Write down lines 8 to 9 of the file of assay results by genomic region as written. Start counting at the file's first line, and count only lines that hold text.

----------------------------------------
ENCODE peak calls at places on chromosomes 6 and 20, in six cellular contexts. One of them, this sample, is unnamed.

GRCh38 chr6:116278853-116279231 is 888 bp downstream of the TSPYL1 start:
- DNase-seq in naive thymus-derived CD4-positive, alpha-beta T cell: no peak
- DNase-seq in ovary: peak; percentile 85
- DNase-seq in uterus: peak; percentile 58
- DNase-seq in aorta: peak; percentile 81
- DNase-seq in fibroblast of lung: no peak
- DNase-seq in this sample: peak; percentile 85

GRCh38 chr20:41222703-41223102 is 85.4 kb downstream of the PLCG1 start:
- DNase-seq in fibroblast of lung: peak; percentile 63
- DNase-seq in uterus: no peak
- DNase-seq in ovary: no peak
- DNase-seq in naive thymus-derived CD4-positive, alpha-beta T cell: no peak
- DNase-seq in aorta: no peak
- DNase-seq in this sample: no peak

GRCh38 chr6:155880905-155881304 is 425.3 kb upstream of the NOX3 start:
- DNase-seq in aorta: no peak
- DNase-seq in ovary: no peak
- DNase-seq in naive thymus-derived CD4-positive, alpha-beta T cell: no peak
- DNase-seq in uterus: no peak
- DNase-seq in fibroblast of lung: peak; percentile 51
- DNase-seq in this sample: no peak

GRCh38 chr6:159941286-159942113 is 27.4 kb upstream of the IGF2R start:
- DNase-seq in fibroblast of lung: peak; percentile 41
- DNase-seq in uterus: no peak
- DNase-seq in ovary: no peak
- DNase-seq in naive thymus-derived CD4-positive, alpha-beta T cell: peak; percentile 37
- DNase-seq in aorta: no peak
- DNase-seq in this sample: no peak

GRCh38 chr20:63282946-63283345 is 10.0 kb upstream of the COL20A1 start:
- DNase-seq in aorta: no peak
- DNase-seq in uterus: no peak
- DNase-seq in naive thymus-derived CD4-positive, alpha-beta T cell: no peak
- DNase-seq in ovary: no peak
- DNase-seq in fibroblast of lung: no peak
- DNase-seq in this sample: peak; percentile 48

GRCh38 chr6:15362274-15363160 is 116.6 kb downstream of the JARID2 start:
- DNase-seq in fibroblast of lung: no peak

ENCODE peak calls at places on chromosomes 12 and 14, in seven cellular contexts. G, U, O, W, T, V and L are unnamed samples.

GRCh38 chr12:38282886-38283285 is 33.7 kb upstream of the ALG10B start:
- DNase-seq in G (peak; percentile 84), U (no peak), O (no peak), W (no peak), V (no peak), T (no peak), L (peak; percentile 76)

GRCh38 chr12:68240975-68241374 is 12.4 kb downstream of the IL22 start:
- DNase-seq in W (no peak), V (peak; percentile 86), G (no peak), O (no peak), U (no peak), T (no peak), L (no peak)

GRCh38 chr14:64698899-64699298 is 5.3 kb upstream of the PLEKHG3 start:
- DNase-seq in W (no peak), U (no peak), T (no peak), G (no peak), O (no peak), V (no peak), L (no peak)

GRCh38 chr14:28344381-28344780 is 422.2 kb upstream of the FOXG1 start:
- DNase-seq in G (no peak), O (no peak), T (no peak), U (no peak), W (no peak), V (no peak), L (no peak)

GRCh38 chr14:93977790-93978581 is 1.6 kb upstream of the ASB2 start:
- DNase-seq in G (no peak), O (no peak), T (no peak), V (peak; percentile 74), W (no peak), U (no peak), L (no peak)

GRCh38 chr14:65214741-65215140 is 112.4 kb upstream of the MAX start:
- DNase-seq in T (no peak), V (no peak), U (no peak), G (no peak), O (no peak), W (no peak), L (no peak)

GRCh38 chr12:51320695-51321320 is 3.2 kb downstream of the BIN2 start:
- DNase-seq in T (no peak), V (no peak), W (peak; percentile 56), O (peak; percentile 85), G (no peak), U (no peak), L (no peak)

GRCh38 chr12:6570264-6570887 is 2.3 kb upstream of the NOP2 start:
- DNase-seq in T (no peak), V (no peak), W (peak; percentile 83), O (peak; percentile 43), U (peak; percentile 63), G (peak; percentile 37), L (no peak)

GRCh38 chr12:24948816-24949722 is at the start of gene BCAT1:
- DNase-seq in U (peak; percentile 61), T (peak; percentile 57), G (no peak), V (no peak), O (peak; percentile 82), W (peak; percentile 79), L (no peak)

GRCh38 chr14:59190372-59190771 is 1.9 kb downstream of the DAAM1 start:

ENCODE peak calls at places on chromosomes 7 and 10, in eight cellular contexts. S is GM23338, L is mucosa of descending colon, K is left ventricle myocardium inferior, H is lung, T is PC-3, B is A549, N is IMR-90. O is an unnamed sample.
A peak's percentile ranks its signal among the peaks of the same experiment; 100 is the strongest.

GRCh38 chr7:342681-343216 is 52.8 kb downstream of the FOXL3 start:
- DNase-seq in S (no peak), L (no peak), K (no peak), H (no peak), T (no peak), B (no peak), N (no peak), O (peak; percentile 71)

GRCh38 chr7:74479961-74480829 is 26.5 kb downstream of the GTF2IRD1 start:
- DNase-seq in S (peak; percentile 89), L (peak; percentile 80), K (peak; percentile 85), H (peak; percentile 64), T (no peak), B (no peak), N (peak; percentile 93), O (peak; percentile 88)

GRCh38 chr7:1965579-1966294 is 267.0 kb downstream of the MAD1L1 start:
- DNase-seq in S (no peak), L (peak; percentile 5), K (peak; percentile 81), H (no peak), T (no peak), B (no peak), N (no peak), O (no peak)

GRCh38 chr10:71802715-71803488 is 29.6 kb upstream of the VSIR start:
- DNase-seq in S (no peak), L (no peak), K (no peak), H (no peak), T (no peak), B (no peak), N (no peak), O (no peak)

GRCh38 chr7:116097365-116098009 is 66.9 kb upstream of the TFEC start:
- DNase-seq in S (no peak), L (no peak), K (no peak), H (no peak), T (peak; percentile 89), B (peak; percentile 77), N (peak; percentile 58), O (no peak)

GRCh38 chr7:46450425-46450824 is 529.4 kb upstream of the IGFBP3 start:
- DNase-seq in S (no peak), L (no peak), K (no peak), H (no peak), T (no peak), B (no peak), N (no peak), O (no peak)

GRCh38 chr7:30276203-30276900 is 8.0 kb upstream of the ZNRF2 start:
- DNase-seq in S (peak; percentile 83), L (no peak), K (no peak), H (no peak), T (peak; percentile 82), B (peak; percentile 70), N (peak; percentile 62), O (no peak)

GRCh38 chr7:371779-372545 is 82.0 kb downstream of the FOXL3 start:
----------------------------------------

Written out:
- DNase-seq in this sample: peak; percentile 85

GRCh38 chr20:41222703-41223102 is 85.4 kb downstream of the PLCG1 start: